There are currently seven perennials blooming in the full-sun perennial bed: scabiosa butterfly blue, veronica royal candles, nepata walker's low catmint, spiderwort, purple clematis, delphinium, and a wayward asiatic lily. This photograph is a close-up of the full-sun perennial bed. It contains low-growing aster and lamb's ear in the foreground. The aster will bloom later this fall. Tall white delphinium, a cottage-garden favorite, are located in the center of the photograph, and a flower box with white and purple petunias, yellow-green sweet potato vine, and a blue annual are located in the background. DH purchased the delphinium for me shortly after we purchased the lodge, and it has done well. I recently purchased blue delphinium to add to this bed. The plants are still living, and, hopefully, they will grow as tall as the white ones next year. Delphiniums produce large spikes of elegant looking flowers. The taller varieties, such as the ones pictured here, require hooping or staking. Otherwise, the tall stems will break during summer thunderstorms.

This is another close-up of the full sun perennial bed. Left to right, there is dark purple clematis blooming. Below it is purple spiderwort; the locals around here call it "Job's tears." This perennial forms dense spreading clumps of erect narrow strap-like leaves. This perennial was one of the few that was here when we bought the lodge. In fact, it inspired the colors scheme and design of the entire full sun perennial bed because I didn't want to disturb it. The dark-purple three-petaled flowers bloom for a few weeks at the beginning of every summer. The interesting little flowers close up every afternoon, but they reopen every morning. It is a carefree perennial that comes back every year. Tall Russian sage is located in the center of the photograph. It as supposed to be a medium height plant, but it must be very happy because, as you can see, it is growing taller than the window boxes. It will bloom later this summer. Finally, in the right of the photo is nepata walker's low catmint. This plant does not produce the most beautiful flowers, but I love it because it is such a long bloomer. It really helps to carry the perennial beds through weeks when few other flowers are blooming, and amazingly enough, my cats don't bother it.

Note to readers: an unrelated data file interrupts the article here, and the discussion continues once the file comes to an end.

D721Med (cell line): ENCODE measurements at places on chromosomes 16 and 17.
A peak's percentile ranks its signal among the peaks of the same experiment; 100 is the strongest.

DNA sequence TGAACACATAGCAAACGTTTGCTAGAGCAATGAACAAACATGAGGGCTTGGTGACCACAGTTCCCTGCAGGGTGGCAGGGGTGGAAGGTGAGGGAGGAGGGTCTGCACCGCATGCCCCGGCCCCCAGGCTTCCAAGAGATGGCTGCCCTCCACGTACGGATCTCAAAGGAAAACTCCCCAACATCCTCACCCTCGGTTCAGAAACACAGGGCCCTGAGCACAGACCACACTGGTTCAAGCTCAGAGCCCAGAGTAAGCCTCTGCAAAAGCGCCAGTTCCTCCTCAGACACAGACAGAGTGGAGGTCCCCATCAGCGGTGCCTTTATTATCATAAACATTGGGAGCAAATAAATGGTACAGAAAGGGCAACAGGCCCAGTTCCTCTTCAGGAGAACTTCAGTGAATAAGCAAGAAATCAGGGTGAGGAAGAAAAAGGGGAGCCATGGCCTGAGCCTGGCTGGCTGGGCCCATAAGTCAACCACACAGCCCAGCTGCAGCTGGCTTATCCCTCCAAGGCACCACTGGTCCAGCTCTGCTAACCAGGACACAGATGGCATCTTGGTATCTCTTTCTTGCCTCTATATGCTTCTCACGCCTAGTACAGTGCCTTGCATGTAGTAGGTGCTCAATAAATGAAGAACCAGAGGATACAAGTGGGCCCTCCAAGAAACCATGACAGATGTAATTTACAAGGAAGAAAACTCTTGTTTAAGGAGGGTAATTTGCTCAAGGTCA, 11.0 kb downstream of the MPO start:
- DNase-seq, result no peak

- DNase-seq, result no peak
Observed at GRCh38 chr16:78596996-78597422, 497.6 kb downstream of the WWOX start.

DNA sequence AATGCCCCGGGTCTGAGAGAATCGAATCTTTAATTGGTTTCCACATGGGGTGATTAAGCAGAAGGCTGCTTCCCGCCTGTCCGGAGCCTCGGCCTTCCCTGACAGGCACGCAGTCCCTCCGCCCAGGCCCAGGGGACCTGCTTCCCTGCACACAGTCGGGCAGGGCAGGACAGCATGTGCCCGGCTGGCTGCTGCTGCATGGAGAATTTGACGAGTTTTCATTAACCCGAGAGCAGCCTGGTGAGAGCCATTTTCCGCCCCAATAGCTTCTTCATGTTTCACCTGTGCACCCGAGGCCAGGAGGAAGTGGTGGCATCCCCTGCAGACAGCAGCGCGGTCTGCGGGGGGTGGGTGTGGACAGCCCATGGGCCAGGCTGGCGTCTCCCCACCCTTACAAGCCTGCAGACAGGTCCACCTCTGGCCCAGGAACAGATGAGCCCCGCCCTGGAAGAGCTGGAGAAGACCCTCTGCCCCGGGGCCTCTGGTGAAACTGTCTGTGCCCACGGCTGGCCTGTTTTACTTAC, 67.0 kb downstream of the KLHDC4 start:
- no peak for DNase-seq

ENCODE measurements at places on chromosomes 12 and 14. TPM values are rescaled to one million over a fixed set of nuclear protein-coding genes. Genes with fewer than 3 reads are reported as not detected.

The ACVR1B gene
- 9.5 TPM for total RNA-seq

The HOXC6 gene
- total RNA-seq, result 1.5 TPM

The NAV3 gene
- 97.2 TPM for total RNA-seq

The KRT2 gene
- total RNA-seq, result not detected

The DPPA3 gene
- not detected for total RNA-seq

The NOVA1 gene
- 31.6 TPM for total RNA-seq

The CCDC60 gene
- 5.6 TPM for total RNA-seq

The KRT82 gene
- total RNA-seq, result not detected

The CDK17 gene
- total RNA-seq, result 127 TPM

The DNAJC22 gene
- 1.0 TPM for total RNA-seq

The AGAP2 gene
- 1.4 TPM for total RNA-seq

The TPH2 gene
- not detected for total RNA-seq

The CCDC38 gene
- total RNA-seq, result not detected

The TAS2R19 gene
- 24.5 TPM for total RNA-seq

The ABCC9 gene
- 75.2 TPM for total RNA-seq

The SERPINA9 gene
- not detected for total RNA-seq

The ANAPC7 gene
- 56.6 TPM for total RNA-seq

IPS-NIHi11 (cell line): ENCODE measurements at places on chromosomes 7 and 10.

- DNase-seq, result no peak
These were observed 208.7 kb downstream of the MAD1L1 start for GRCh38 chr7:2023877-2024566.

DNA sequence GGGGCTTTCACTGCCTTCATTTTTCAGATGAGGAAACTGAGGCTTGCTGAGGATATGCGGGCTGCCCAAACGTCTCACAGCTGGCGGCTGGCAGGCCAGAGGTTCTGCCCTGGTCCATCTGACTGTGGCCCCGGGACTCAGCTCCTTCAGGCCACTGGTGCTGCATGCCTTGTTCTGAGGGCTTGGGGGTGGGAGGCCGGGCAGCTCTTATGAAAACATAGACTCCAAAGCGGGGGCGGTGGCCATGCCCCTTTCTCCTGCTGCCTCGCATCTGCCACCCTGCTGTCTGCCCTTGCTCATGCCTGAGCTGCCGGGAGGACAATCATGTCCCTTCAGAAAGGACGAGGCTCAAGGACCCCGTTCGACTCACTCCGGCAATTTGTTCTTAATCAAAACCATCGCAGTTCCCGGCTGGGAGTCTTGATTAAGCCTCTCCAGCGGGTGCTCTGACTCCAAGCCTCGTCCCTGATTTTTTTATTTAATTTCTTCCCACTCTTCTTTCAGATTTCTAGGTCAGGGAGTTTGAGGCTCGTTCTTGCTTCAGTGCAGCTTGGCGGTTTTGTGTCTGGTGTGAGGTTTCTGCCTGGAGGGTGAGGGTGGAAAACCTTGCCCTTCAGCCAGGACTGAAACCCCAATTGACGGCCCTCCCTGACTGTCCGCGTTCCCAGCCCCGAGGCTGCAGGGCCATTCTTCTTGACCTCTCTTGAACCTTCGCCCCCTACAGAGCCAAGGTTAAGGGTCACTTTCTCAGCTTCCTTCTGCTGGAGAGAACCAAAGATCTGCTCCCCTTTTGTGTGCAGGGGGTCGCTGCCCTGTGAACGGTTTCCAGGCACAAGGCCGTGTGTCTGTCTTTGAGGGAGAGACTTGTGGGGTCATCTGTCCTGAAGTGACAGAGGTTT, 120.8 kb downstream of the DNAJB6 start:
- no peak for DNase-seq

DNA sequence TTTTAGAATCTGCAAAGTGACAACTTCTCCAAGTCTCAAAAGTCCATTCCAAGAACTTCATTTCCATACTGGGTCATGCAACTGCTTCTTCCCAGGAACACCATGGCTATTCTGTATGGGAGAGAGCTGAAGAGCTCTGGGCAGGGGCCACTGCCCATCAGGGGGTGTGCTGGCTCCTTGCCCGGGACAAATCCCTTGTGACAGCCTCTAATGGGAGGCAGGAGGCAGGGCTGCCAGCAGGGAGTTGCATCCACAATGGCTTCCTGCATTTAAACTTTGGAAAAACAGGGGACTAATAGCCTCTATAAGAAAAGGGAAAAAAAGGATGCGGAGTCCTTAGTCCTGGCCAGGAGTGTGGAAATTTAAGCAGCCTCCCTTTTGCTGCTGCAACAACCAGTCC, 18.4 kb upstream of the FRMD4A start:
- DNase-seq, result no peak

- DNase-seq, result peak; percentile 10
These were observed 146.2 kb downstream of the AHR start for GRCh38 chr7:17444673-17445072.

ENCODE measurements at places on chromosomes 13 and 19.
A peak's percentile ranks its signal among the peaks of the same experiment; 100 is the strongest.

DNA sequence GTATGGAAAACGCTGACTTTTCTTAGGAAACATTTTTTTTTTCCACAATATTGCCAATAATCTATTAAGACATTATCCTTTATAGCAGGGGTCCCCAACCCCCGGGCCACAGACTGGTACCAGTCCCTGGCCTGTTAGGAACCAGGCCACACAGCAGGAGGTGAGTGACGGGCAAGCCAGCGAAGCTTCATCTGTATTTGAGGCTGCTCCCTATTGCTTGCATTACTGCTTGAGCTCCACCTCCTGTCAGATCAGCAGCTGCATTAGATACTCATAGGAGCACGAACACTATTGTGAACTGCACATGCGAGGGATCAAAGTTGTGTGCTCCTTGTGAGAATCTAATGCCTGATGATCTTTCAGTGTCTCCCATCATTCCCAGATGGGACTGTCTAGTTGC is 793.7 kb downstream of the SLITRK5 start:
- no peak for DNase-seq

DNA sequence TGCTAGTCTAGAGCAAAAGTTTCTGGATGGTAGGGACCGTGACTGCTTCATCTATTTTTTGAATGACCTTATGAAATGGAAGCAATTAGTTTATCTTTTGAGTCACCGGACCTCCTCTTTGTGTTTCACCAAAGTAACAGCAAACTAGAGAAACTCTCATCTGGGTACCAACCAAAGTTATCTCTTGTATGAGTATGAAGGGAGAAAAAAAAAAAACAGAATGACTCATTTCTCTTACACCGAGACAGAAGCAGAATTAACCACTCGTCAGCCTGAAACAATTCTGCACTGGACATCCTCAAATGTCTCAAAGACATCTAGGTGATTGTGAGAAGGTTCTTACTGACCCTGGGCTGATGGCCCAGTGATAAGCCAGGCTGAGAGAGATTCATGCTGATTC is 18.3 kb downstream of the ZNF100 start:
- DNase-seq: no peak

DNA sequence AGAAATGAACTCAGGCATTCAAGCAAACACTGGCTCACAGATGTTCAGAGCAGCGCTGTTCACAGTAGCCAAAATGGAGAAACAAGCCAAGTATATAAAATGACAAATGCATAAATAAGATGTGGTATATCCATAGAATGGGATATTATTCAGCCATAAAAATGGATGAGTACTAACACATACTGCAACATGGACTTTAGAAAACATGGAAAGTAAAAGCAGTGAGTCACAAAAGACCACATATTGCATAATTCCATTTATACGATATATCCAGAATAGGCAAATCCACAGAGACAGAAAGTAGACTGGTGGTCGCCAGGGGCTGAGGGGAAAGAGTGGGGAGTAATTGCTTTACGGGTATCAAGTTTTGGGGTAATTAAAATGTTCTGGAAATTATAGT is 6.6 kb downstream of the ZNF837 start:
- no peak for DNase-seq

Last but not least, I completed this little project a couple of weeks ago. I absolutely love sempervivum (hens and chicks), and I have a difficult time resisting purchasing them. I saw these 2 varieties at a local garden tent that sets up shop for a few weeks in the Spring in a Giant grocery store parking lot in Falls Church, VA. The "hens" were just humongous, so I had to have them. However, I really didn't have any place to put them, so I filled this little wooden wagon with them.


  1. You have some beautiful gardens.

  2. Love all the beautiful plants and flowers. Cannot wait to see them in person up close. I know they really bring a lot of joy and beauty into your life at the Ponderosa Lodge.


  3. I've been so focused on my veggie garden this year that our flower beds have been severely neglected. I really should do something about that.

    Your wife has done a great job with those perennial beds.

  4. Thomas - Thank you. My wife and I make a great team. She takes care of the flowers and I take care of anything we can eat (vegetables, fruit and the animals).